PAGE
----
A new five-cent plastic bag fee goes into effect in Minneapolis at the start of the new year after it was passed into law by the Minneapolis City Council in November.
The ordinance states that “retail establishments shall collect a pass-through charge of not less than five cents for each carryout bag provided to customers.” A “carryout bag” is defined as a “paper, plastic, or reusable bag that is provided by a retail establishment at the check stand, cash register, point of sale, or other point of departure to a customer for the purpose of transporting food or merchandise out of the establishment.”
Retailers are expected to periodically provide inspectors with a “report identifying the number and value of the carryout bag fees charged to customers.” As such, all customer receipts must indicate the “number of carryout bags provided and the total amount of the pass-through charge.”
City officials said in a press release that they won’t impose any fines on non-compliant retailers during the first six months while they “work on educating.”
The goal of the ordinance, said the city, is to “encourage shoppers to bring their own bags” and “protect resources used to produce paper and plastic bags.” The city claims that Minnesotans throw away 87,000 tons of plastic bags every year and recycle less than five percent of them.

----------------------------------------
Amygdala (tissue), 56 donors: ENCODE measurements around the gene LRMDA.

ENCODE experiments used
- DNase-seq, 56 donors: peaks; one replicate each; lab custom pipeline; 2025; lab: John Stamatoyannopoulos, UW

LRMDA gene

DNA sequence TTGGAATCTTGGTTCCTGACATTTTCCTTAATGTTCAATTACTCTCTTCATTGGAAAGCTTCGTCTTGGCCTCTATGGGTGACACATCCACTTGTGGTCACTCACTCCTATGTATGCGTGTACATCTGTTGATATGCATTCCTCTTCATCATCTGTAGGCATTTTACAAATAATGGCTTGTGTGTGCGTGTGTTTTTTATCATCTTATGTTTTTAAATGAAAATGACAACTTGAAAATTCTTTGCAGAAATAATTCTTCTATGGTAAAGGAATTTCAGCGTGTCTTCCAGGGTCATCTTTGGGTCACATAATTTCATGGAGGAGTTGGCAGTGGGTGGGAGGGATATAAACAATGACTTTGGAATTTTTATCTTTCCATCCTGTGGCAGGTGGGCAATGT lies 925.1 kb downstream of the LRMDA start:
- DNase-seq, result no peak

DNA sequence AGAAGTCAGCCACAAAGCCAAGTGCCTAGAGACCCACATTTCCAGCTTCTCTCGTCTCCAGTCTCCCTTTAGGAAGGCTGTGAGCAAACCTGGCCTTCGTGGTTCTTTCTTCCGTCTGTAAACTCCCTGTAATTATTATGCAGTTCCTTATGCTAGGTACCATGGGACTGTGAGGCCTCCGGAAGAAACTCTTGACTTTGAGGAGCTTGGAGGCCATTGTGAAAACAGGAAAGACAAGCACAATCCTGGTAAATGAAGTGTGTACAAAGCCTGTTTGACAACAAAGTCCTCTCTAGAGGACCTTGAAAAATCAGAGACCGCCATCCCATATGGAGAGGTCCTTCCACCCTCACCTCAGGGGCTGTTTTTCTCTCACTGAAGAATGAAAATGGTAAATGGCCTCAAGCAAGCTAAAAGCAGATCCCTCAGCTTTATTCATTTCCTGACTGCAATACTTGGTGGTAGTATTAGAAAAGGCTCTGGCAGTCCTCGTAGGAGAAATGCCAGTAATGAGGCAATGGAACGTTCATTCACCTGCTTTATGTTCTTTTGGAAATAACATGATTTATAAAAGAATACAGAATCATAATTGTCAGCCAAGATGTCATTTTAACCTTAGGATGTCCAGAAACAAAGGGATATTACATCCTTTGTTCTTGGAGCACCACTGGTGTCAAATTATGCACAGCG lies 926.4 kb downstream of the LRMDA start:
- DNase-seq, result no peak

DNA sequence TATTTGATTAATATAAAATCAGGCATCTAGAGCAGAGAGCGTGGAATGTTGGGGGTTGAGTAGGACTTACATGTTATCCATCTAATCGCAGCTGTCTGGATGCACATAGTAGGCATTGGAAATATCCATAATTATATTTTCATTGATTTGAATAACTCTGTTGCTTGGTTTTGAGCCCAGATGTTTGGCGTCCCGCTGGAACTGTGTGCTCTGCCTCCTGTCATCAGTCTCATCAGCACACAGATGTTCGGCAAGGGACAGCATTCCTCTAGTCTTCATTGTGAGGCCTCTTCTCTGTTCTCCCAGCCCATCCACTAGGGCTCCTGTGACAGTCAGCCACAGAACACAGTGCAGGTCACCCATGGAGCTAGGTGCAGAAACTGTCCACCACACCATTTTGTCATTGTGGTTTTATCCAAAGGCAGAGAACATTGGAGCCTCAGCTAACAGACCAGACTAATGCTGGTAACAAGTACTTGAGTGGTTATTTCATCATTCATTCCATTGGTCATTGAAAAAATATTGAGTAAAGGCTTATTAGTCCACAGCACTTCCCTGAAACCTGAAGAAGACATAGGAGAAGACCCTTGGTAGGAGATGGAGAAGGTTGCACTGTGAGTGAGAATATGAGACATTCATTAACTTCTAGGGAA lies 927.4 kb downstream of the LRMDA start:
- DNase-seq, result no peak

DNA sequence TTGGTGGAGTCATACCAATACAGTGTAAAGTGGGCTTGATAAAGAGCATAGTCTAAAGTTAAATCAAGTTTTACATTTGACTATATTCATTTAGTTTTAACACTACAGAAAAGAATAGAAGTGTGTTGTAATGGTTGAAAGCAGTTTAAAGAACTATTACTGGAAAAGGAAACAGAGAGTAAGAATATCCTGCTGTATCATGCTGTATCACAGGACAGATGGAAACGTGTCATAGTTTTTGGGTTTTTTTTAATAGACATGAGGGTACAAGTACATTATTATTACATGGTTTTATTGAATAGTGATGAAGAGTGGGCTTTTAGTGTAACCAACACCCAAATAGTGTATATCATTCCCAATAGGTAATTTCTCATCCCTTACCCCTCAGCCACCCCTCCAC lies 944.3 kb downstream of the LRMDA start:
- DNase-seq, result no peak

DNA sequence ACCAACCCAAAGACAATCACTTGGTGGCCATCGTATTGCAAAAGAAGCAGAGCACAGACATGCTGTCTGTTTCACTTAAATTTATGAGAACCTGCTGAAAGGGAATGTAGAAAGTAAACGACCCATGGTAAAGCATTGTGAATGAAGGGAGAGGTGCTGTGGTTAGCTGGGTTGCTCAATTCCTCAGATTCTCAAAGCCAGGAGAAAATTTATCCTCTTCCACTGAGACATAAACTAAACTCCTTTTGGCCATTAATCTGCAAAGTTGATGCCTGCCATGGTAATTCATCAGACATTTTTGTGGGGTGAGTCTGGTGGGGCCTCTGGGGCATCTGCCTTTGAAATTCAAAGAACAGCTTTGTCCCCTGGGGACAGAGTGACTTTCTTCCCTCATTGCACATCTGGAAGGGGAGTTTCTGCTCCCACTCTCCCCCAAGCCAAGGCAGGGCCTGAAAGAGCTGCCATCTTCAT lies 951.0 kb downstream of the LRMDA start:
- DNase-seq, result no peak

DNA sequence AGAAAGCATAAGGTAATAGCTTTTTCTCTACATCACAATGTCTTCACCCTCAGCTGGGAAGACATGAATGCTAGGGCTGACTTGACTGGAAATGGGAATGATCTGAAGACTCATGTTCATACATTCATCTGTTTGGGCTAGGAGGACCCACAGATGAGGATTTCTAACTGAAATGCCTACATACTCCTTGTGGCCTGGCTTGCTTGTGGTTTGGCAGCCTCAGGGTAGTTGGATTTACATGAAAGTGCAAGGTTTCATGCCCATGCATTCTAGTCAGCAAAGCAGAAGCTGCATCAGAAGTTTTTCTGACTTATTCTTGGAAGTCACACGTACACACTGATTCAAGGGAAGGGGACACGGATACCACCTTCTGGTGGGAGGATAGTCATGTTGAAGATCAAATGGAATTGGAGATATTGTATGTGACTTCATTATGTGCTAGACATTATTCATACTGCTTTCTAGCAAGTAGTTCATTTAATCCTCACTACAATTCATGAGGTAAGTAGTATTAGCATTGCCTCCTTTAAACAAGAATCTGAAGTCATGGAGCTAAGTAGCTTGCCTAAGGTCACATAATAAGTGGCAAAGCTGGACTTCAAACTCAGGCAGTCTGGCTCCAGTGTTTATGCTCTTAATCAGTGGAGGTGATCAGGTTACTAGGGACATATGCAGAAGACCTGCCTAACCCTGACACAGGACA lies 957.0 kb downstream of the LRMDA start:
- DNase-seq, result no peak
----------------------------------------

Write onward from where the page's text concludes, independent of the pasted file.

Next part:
City officials have provided residents with a number they can call to report retailers “who aren’t complying with the ordinance.”
The new ordinance was first introduced in February 2018, but didn’t pass the full council until November 22 of this year. Mayor Jacob Frey approved and signed the ordinance on November 26.
A companion ordinance directs four departments in the Minneapolis government to “create an outreach plan to raise awareness and support for residents to bring their own bags when shopping.”
“Staff will report back to the City Council in the first quarter of 2020 on the plan and actions taken to assist residents, especially those low to moderate income residents, in understanding the new rule and resources to help them more easily bring their own bag,” states the measure.
The new law does provide several exemptions, including bags used for “produce, bulk foods, small items, carryout restaurants, farmers markets, food banks, retail establishments that do not possess a cash register; secondhand bags, bags sold in packages, dry cleaning bags, bags given out with no transaction; bags given at hospitals, car dealerships and car washes; and bags used for litter cleanup.”
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